12:00-2:00pm Pew Research Center Washington, D.C. The Pew Forum on Religion & Public Life and the Council on Foreign Relations co-hosted a luncheon roundtable on “The Global Spread of Wahhabi Islam: How Great a Threat?” on May 3, 2005 at the Pew Research Center in Washington, D.C. The global spread of radical Islam, the threat […]
10:00am-Noon Washington, D.C. Speakers: J. Bryan Hehir, Parker Gilbert Montgomery Professor of the Practice of Religion and Public Life, John F. Kennedy School of Government, Harvard University Charles Krauthammer, Columnist, The Washington Post* Walter Russell Mead, Henry Kissinger Senior Fellow, Council on Foreign Relations Louise Richardson, Executive Dean, Radcliffe Institute for Advanced Study, Harvard University […]
Summary of Findings Most Americans think that the United States is winning the war on terrorism, and a solid majority believes that Al Qaeda and related terrorist groups are weaker now than they were before the Sept. 11 attacks. In addition, somewhat more Americans believe the war in Iraq has helped the war on terrorism […]
Overview For the first time since the Vietnam era, foreign affairs and national security issues are looming larger than economic concerns in a presidential election. The Sept. 11 attacks and the two wars that followed not only have raised the stakes for voters as they consider their choice for president, but also have created deep […]
Summary of Findings The public broadly approves of the performance of the 9/11 commission in investigating the events that led to the terrorist attacks on the World Trade Center and the Pentagon. By more than two-to-one (61%- 24%), Americans approve of the job being done by the commission, which is expected to release its final […]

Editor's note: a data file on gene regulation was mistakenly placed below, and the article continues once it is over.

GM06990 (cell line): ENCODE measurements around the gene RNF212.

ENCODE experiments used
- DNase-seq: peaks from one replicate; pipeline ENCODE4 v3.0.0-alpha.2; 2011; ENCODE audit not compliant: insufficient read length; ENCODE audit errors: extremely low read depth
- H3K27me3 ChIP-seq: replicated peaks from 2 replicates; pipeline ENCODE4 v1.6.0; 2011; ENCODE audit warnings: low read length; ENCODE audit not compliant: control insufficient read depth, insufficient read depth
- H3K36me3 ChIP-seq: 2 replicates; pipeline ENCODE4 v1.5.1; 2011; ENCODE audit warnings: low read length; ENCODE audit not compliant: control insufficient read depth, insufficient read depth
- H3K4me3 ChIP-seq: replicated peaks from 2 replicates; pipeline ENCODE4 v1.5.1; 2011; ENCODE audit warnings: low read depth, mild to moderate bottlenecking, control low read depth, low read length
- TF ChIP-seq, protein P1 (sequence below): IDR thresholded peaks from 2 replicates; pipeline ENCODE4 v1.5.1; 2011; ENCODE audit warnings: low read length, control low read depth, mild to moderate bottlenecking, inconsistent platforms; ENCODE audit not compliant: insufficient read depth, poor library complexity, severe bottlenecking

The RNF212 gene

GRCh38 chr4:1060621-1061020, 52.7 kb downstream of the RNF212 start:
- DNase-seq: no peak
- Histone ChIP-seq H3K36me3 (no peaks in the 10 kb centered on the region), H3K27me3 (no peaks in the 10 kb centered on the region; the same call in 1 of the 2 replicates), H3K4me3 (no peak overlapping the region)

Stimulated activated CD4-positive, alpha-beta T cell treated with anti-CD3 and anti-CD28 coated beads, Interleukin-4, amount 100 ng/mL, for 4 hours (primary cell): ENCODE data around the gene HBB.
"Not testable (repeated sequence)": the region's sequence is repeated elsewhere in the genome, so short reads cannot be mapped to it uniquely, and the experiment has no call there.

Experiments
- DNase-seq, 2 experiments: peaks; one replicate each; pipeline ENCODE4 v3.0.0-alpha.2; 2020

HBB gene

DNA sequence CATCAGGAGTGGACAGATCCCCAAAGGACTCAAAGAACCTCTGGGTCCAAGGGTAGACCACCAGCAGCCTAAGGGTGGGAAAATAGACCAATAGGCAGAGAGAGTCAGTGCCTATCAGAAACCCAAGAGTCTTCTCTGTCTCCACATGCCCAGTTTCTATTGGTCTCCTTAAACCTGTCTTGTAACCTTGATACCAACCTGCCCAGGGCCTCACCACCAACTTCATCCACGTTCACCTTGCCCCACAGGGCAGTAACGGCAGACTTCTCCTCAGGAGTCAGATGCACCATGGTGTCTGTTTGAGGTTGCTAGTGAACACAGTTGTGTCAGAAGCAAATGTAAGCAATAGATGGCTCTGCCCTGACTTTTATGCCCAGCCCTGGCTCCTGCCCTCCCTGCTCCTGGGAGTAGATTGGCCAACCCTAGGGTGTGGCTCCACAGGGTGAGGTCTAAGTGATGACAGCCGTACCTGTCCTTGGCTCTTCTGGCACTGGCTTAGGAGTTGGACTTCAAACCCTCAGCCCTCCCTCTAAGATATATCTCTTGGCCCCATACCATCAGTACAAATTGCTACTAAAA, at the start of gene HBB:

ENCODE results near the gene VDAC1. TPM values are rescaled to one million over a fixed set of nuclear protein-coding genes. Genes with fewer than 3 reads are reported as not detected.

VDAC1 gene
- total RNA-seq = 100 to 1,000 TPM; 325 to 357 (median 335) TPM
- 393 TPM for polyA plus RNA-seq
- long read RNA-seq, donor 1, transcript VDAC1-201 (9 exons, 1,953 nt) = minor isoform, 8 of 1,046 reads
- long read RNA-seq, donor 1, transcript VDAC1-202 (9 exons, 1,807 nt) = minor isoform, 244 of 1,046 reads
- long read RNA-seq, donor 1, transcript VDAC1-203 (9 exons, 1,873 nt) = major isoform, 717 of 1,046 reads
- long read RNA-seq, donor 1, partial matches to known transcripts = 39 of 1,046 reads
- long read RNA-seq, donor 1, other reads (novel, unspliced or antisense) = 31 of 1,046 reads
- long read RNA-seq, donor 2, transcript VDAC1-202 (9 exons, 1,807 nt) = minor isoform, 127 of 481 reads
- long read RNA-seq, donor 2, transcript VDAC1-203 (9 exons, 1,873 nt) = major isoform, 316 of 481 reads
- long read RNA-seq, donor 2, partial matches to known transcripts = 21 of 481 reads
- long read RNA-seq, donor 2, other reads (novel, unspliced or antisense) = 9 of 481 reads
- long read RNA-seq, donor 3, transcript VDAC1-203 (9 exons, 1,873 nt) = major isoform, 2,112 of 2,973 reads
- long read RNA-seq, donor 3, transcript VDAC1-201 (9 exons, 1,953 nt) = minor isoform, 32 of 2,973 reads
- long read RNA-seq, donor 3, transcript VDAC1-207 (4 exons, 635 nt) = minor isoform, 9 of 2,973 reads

A year after the war in Iraq, discontent with America and its policies has intensified rather than diminished. Opinion of the United States in France and Germany is at least as negative now as at the war’s conclusion, and British views are decidedly more critical. Perceptions of American unilateralism remain widespread in European and Muslim nations, and the war in Iraq has undermined America’s credibility abroad. Doubts about the motives behind the U.S.-led war on terrorism abound, and a growing percentage of Europeans want foreign policy and security arrangements independent from the United States. Across Europe, there is considerable support for the European Union to become as powerful as the United States.
Summary of Findings A year after the war in Iraq, discontent with America and its policies has intensified rather than diminished. Opinion of the United States in France and Germany is at least as negative now as at the war’s conclusion, and British views are decidedly more critical. Perceptions of American unilateralism remain widespread in […]
New York Times
Summary of Findings As the second anniversary of the Sept. 11 terrorist attacks approaches, heightened public concern about international threats persists. Fully three-quarters of Americans see the world as a more dangerous place than a decade ago, up from 53% in a Pew survey conducted in early September 2001, just prior to the terrorist strikes […]
Half of Americans fear terrorists might mount successful cyber-attacks against key American utilities and businesses.